Why I’m Glad That I’ve Been Unsuccessful

Being unsuccessful has helped me discover and appreciate the value of the more important things in life.


Zero Sour Grapes

The best thing that has happened to my life has been failing to succeed.

You know Aesop’s fable about sour grapes? The only thing that fabled fox and me have in common is that we both tried with all our might to succeed, but failed.

My most recent in a long line of unsuccessful attempts is my blog, TheZag.com. Thanks to Google algorithm changes, traffic has plummeted 95 percent over the past six months.

Crashing back down to earth sucks. But, like I said, so far it’s been for the best.

But What If?

Sometimes I wonder though, What if one of my many attempts had succeeded?

I certainly wouldn’t be writing this now—dictating, actually. Pause for a selfie:

Me making the L hand sign for "loser" in a selfie.

It’s 2:16 pm on a Thursday in North Vancouver. I’m between sets of an improvised calisthenics workout at a kids’ playground near my in-laws’ house.

If I were successful, I’d have a shirt on. I’d probably be at “real” work right now. Or maybe at Equinox with real exercise equipment and a personal trainer. Or maybe at a therapist’s office. 

Who knows? 

All I know is my lowly reality.

Unsuccess Is Bad for GDP, Good For Relationships

My wife, two sons, and I are temporarily homeless as we re-migrate from Cape Town to Vancouver. Hotels and Airbnbs are too extravagant for our meager income, so we’re crashing at Kim’s parents’ place. 

But my in-laws don’t mind. They could probably take or leave having me around, but they’re glad to have more time with their daughter and two grandchildren.

I don’t mind either. I like my in-laws. And I bet I like them more than I would if I had been successful, because then I wouldn’t have spent nearly as much time getting to know them.

I also don’t mind having to count on other people—to lend us stuff and babysit, for example. It’s the way life was until money entered the equation and made everything transactional. 

And I don’t mind being counted on by others. I rarely have “more important things to do,” after all.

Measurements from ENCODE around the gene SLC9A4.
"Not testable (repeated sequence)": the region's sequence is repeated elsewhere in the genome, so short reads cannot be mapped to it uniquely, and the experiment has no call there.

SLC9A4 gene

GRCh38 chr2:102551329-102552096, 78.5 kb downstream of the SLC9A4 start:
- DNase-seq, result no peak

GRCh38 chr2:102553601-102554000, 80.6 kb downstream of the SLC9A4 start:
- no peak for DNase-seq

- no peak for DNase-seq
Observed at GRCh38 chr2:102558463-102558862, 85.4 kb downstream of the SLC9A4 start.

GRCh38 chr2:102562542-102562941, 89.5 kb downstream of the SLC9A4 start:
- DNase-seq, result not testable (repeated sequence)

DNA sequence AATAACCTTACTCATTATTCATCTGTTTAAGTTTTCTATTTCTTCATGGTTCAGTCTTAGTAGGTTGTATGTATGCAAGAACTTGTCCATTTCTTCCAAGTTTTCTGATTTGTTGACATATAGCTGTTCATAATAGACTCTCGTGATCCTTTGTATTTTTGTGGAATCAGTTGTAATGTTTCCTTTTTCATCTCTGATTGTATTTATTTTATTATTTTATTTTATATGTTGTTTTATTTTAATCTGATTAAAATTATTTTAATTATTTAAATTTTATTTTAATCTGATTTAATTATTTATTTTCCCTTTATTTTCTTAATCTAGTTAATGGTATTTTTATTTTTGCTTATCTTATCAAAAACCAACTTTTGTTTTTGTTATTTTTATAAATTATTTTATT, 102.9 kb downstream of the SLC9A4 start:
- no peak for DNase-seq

More Sweet Fruit of Unsuccess

As an unsuccessful person, I have lots of time. I get to spend a lot of it with my kids (who don’t realize I’m a loser yet), my wife (who seems to love me anyway), my friends and family (who evidently like me for who I am), and with my own little mind, thinking about things I wouldn’t have time to think about if I were too busy succeeding. 

As an unsuccessful person, I have minimal materialistic needs. Successful people have “FU money.” I’ve found something else that serves the same purpose: “FU frugality.”

As an unsuccessful person, I have a lot of flexibility. I take advantage of it to enjoy perpetual summers between Cape Town and Vancouver, to play beach volleyball with my friends whenever possible, and to mess around trying to find something I can succeed at.

And as an unsuccessful person, I have few wistful regrets. At least I’ve tried to succeed. I’m glad I did so rather than stay the comfortable course in my corporate career, wondering what life might be like had I made a leap. 

Am I Rationalizing?

You betcha.

That’s one of the sweetest parts of being unsuccessful: Constant failures have helped me build up a formidable psychological immune system. Thanks to its defenses, I’m in a bad mood maybe only five to ten times a year. I wake up practically every day feeling fresh, looking forward to another day—and to another leap toward that ever-elusive taste of success.

You Can’t Lose Once You Learn to Love Raisins

Despite all of this, I don’t want to continue being unsuccessful.

I want whatever my next attempt is to succeed. I want FU money. And I want people to look up to me and the ideas I share here. Years ago, I would have sacrificed a lot to achieve these lofty goals. But not anymore. Now I know the fruits of unsuccess are more important.

So unlike the fox in Aesop’s fable, I haven’t convinced myself those too-high-hanging grapes are sour. No, I continue to jump for them. But I spend even more time plucking the shriveled, low-hanging raisins nobody else seems to want. And I’ll let you in on a little secret:

They’re surprisingly delicious.

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About the author

👋 I'm Chris. Everything you read on TheZag.com is my fault. This site is like a gym for your comfort zone, full of challenges to make your status quo sexier. Join my 'Consider This' newsletter for a fun new challenge every 10 days. Try it!

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